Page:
In California, a bill that is expected to be signed into law will require private-sector companies with five or more employees either to offer an employer-sponsored retirement plan or to automatically enroll their employees in a new state-run Secure Choice retirement plan, according to California’s Office of the State Treasurer.
The bill, California Secure Choice (S.B. 1234), passed the state Assembly on Thursday, August 25, and now heads back to the Senate for a final vote. The Senate is likely to pass S.B. 1234, and it is expected that Gov. Jerry Brown will sign the bill into law, as reported by Pensions & Investments Daily.
If it is signed, California will become the first state to require companies to offer employees a retirement program, though other states are looking into it. According to the New York Times, Connecticut, Oregon, Maryland, and Illinois are moving forward with their own state-wide retirement programs.
According to a fact sheet released by California’s Office of the State Treasurer, at present, more than 75 percent of California’s low and moderate income retirees rely exclusively on Social Security, which leads to significant economic hardship and places a strain on taxpayer-funded health and human services, ultimately undermining the long-term financial stability of the state.
Moreover, more than half of California workers ages 25 to 44 have projected retirement incomes of 200 percent below poverty. The treasurer’s fact sheet also notes that 7.5 million Californians work for employers who do not offer retirement plans, and, of those, two-thirds work for businesses with fewer than 100 employees; two-thirds are workers of color, almost half of whom are Latinos; and 58 percent are women.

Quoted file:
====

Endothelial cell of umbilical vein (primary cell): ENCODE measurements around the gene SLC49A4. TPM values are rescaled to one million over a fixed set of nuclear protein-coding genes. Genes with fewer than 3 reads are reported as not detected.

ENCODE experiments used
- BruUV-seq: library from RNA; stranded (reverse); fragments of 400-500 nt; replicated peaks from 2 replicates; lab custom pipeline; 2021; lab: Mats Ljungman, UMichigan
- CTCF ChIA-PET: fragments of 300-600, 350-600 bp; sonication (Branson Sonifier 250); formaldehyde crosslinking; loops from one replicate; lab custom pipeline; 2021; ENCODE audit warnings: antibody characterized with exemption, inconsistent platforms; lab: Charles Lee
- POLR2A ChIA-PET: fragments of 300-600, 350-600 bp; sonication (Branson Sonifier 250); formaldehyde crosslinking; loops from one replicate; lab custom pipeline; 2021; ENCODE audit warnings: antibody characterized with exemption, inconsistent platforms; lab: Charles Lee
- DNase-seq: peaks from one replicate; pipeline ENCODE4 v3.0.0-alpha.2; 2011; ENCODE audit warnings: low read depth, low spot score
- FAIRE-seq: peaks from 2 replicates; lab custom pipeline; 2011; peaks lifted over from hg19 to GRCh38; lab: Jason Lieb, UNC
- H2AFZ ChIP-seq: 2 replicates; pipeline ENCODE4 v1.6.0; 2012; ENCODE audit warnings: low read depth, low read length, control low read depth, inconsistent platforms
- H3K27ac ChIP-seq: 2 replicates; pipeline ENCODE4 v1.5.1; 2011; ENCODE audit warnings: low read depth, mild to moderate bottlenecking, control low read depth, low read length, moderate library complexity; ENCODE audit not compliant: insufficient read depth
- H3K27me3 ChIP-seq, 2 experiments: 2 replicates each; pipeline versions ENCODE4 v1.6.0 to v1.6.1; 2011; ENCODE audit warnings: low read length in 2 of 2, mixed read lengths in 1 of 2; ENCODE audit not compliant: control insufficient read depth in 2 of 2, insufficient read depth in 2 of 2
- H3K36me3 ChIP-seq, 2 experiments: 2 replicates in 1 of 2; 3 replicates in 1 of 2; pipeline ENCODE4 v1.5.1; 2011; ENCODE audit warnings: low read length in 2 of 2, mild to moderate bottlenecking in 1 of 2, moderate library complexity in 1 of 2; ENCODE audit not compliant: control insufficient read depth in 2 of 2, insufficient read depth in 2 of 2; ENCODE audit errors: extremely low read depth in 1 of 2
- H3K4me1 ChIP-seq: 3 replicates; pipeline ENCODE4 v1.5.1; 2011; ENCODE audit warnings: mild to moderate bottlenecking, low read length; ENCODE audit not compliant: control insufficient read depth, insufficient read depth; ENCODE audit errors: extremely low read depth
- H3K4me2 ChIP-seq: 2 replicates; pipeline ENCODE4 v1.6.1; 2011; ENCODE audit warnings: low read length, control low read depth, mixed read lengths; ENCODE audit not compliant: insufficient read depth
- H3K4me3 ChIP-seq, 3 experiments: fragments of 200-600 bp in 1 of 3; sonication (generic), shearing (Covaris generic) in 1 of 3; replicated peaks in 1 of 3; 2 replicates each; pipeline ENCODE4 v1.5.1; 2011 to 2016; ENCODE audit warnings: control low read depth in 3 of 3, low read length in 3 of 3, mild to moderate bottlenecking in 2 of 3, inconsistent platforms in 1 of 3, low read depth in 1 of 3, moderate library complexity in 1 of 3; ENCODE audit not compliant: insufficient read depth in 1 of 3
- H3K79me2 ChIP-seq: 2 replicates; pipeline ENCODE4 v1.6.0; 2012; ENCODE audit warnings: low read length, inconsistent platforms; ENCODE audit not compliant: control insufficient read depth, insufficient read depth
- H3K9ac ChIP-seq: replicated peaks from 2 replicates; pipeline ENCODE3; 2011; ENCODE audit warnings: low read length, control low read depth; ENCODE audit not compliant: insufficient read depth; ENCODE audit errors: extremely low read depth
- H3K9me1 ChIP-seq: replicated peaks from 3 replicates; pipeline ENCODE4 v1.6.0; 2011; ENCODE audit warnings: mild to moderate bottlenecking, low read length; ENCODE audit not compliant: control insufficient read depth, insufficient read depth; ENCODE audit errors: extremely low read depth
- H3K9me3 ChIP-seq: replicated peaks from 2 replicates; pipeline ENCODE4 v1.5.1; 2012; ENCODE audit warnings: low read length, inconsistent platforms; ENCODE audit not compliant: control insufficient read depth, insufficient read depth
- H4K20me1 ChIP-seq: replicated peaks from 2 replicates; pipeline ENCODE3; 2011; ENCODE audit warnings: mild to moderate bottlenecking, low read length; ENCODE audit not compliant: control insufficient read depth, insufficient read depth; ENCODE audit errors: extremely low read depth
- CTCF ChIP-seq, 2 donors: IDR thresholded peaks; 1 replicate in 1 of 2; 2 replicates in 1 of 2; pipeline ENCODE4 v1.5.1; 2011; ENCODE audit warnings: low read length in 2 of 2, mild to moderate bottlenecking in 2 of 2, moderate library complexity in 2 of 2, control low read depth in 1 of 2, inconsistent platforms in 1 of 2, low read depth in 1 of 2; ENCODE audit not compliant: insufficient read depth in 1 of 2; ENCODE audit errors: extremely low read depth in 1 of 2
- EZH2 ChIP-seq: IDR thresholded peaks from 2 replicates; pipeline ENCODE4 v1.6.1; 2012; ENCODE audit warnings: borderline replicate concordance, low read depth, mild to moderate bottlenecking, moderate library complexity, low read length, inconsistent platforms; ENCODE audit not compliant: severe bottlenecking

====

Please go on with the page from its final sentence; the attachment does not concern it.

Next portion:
According to the treasurer’s office, employers would have “minimal” administrative duties but would be required to do the following:
- Enable employees to make an automatic contribution from their paycheck into their Secure Choice Account.
- Transmit the payroll contribution to a third party administrator to be determined by the Board.
- Possibly provide state developed informational materials about the program to their employees. (The state is exploring whether a third party could take on this role, instead of asking the employer to distribute the informational materials.)
Workers are not required to participate in the program, which would deduct three percent from their salary to go to the retirement plan. They may opt out.
The bill also stipulates that eligible employers with more than 100 employees will be mandated to participate within 12 months after the program is open for enrollment, while those with more than 50 employees will be mandated to participate within 24 months after the program is open for enrollment. Those business owners with fewer than 50 employees will be required to participate within 36 months.